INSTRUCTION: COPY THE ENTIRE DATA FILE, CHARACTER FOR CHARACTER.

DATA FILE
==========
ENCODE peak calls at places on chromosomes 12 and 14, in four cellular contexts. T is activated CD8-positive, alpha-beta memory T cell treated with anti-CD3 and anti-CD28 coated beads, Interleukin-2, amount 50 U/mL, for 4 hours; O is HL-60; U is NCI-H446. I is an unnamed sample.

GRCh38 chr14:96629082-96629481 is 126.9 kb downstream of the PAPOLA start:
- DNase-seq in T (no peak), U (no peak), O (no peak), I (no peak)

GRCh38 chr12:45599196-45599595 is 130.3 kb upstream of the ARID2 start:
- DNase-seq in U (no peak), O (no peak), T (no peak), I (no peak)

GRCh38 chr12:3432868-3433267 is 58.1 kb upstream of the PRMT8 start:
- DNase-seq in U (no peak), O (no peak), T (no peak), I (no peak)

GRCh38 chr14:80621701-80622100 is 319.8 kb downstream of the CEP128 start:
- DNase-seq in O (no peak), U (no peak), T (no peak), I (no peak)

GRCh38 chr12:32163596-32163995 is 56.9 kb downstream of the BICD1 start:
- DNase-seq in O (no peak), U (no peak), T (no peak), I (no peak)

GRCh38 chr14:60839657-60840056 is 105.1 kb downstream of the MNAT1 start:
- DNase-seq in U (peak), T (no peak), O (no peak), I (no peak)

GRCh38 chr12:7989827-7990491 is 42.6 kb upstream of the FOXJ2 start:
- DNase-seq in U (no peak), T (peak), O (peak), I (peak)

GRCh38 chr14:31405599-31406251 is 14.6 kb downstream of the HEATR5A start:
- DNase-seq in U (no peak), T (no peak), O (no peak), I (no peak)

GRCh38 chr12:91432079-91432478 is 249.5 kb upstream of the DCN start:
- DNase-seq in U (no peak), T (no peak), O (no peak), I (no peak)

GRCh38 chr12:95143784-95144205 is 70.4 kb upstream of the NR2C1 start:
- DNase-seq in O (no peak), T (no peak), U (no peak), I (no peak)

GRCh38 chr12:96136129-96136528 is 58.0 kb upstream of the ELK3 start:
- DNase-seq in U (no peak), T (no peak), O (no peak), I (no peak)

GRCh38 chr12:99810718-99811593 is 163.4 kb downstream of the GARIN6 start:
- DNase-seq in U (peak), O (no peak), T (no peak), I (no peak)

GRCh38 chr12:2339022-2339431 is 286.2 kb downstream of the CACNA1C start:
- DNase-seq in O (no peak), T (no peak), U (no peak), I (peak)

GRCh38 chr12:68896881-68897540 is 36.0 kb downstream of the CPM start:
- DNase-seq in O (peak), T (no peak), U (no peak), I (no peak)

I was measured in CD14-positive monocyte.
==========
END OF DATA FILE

ENCODE peak calls at places on chromosomes 12 and 14, in four cellular contexts. T is activated CD8-positive, alpha-beta memory T cell treated with anti-CD3 and anti-CD28 coated beads, Interleukin-2, amount 50 U/mL, for 4 hours; O is HL-60; U is NCI-H446. I is an unnamed sample.

GRCh38 chr14:96629082-96629481 is 126.9 kb downstream of the PAPOLA start:
- DNase-seq in T (no peak), U (no peak), O (no peak), I (no peak)

GRCh38 chr12:45599196-45599595 is 130.3 kb upstream of the ARID2 start:
- DNase-seq in U (no peak), O (no peak), T (no peak), I (no peak)

GRCh38 chr12:3432868-3433267 is 58.1 kb upstream of the PRMT8 start:
- DNase-seq in U (no peak), O (no peak), T (no peak), I (no peak)

GRCh38 chr14:80621701-80622100 is 319.8 kb downstream of the CEP128 start:
- DNase-seq in O (no peak), U (no peak), T (no peak), I (no peak)

GRCh38 chr12:32163596-32163995 is 56.9 kb downstream of the BICD1 start:
- DNase-seq in O (no peak), U (no peak), T (no peak), I (no peak)

GRCh38 chr14:60839657-60840056 is 105.1 kb downstream of the MNAT1 start:
- DNase-seq in U (peak), T (no peak), O (no peak), I (no peak)

GRCh38 chr12:7989827-7990491 is 42.6 kb upstream of the FOXJ2 start:
- DNase-seq in U (no peak), T (peak), O (peak), I (peak)

GRCh38 chr14:31405599-31406251 is 14.6 kb downstream of the HEATR5A start:
- DNase-seq in U (no peak), T (no peak), O (no peak), I (no peak)

GRCh38 chr12:91432079-91432478 is 249.5 kb upstream of the DCN start:
- DNase-seq in U (no peak), T (no peak), O (no peak), I (no peak)

GRCh38 chr12:95143784-95144205 is 70.4 kb upstream of the NR2C1 start:
- DNase-seq in O (no peak), T (no peak), U (no peak), I (no peak)

GRCh38 chr12:96136129-96136528 is 58.0 kb upstream of the ELK3 start:
- DNase-seq in U (no peak), T (no peak), O (no peak), I (no peak)

GRCh38 chr12:99810718-99811593 is 163.4 kb downstream of the GARIN6 start:
- DNase-seq in U (peak), O (no peak), T (no peak), I (no peak)

GRCh38 chr12:2339022-2339431 is 286.2 kb downstream of the CACNA1C start:
- DNase-seq in O (no peak), T (no peak), U (no peak), I (peak)

GRCh38 chr12:68896881-68897540 is 36.0 kb downstream of the CPM start:
- DNase-seq in O (peak), T (no peak), U (no peak), I (no peak)

I was measured in CD14-positive monocyte.